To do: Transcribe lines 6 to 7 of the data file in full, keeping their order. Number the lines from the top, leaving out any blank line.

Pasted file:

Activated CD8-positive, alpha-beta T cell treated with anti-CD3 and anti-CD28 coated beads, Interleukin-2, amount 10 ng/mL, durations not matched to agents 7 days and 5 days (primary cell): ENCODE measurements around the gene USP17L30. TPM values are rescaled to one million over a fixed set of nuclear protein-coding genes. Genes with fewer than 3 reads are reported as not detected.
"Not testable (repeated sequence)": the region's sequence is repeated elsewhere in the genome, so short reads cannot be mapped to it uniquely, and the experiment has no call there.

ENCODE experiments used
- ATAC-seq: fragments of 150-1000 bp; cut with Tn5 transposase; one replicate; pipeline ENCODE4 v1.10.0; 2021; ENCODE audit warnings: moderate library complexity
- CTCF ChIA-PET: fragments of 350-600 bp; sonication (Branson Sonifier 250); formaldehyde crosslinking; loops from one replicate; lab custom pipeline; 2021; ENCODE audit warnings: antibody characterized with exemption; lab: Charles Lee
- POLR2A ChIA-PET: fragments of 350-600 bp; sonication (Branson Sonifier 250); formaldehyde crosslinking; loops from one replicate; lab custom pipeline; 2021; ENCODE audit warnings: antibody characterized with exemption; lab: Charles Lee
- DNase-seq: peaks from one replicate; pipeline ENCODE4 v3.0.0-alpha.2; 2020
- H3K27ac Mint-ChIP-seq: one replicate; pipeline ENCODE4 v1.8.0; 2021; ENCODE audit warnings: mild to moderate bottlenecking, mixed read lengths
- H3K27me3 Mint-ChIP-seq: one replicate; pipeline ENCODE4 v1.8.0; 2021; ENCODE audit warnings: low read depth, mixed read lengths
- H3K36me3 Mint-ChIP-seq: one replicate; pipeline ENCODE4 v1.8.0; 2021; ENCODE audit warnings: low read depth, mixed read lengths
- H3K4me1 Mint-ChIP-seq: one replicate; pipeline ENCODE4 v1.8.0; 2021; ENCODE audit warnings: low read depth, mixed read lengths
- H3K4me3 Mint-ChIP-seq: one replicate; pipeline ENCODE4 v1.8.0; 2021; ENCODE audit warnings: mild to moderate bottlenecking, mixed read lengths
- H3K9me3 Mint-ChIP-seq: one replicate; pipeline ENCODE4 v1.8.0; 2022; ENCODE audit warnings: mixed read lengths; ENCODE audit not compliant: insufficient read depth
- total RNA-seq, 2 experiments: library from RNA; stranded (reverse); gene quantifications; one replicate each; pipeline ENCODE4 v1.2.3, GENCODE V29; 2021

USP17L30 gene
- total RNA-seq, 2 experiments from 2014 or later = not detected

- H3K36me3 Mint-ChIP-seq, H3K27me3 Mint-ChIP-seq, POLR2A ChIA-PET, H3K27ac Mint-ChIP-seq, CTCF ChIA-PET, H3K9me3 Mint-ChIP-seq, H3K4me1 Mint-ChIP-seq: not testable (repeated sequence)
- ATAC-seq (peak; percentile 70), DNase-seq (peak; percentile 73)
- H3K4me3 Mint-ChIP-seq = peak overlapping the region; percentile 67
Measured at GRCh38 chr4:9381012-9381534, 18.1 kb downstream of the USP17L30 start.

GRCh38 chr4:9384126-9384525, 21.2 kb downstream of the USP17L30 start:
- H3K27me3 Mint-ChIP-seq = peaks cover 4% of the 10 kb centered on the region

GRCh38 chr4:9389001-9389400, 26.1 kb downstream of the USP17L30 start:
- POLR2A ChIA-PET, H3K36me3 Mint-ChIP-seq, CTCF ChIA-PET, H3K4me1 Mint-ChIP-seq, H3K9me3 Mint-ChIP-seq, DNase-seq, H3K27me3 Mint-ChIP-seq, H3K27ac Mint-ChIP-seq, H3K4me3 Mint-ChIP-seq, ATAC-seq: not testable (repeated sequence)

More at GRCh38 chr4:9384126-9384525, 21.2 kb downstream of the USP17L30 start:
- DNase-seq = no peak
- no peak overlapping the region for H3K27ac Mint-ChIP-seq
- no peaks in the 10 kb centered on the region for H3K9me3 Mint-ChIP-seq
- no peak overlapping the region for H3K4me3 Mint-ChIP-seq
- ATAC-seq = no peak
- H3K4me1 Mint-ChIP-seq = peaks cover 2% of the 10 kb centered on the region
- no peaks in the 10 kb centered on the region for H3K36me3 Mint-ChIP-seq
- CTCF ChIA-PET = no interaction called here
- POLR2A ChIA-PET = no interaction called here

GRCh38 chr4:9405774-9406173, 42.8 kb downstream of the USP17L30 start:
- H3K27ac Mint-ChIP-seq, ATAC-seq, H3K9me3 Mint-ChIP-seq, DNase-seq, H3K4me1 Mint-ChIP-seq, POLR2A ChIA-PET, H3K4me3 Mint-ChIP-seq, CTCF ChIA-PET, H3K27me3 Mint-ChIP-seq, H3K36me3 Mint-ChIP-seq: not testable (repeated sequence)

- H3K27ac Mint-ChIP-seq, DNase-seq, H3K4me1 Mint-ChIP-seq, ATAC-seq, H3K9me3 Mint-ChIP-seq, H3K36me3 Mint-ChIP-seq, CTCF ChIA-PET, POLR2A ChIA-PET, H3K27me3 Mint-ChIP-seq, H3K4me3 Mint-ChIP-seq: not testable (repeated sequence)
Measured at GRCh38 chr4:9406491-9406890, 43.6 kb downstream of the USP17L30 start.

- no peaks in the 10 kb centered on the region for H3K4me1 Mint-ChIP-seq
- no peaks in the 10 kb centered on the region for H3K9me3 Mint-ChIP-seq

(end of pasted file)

- POLR2A ChIA-PET: fragments of 350-600 bp; sonication (Branson Sonifier 250); formaldehyde crosslinking; loops from one replicate; lab custom pipeline; 2021; ENCODE audit warnings: antibody characterized with exemption; lab: Charles Lee
- DNase-seq: peaks from one replicate; pipeline ENCODE4 v3.0.0-alpha.2; 2020